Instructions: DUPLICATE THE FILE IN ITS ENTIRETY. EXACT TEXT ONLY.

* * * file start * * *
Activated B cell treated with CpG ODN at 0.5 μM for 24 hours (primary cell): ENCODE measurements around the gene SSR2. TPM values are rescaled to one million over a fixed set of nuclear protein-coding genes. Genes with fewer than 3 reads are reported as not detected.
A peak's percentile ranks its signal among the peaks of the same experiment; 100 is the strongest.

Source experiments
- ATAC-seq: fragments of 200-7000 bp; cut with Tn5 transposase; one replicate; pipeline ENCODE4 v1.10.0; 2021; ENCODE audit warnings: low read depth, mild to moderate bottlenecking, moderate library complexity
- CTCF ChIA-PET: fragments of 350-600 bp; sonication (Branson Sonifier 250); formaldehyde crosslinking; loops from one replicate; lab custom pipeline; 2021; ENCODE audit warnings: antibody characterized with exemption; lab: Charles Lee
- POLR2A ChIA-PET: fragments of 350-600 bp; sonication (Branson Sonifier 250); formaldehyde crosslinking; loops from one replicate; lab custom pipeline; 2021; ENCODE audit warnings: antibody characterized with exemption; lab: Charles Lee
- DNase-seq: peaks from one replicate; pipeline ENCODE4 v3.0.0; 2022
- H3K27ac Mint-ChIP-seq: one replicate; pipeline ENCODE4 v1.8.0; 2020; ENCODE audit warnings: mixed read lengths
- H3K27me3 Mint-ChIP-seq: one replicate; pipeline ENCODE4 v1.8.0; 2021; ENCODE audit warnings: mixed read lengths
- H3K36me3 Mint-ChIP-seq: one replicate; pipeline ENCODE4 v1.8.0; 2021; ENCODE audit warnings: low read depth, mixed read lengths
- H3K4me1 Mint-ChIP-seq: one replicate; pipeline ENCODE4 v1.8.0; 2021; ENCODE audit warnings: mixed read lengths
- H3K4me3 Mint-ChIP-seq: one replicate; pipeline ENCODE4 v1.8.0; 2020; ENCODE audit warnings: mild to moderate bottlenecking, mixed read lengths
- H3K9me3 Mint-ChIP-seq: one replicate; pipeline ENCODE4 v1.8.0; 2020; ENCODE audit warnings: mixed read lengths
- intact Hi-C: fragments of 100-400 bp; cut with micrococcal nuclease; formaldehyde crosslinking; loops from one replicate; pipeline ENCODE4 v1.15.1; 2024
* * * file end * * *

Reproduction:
Activated B cell treated with CpG ODN at 0.5 μM for 24 hours (primary cell): ENCODE measurements around the gene SSR2. TPM values are rescaled to one million over a fixed set of nuclear protein-coding genes. Genes with fewer than 3 reads are reported as not detected.
A peak's percentile ranks its signal among the peaks of the same experiment; 100 is the strongest.

Source experiments
- ATAC-seq: fragments of 200-7000 bp; cut with Tn5 transposase; one replicate; pipeline ENCODE4 v1.10.0; 2021; ENCODE audit warnings: low read depth, mild to moderate bottlenecking, moderate library complexity
- CTCF ChIA-PET: fragments of 350-600 bp; sonication (Branson Sonifier 250); formaldehyde crosslinking; loops from one replicate; lab custom pipeline; 2021; ENCODE audit warnings: antibody characterized with exemption; lab: Charles Lee
- POLR2A ChIA-PET: fragments of 350-600 bp; sonication (Branson Sonifier 250); formaldehyde crosslinking; loops from one replicate; lab custom pipeline; 2021; ENCODE audit warnings: antibody characterized with exemption; lab: Charles Lee
- DNase-seq: peaks from one replicate; pipeline ENCODE4 v3.0.0; 2022
- H3K27ac Mint-ChIP-seq: one replicate; pipeline ENCODE4 v1.8.0; 2020; ENCODE audit warnings: mixed read lengths
- H3K27me3 Mint-ChIP-seq: one replicate; pipeline ENCODE4 v1.8.0; 2021; ENCODE audit warnings: mixed read lengths
- H3K36me3 Mint-ChIP-seq: one replicate; pipeline ENCODE4 v1.8.0; 2021; ENCODE audit warnings: low read depth, mixed read lengths
- H3K4me1 Mint-ChIP-seq: one replicate; pipeline ENCODE4 v1.8.0; 2021; ENCODE audit warnings: mixed read lengths
- H3K4me3 Mint-ChIP-seq: one replicate; pipeline ENCODE4 v1.8.0; 2020; ENCODE audit warnings: mild to moderate bottlenecking, mixed read lengths
- H3K9me3 Mint-ChIP-seq: one replicate; pipeline ENCODE4 v1.8.0; 2020; ENCODE audit warnings: mixed read lengths
- intact Hi-C: fragments of 100-400 bp; cut with micrococcal nuclease; formaldehyde crosslinking; loops from one replicate; pipeline ENCODE4 v1.15.1; 2024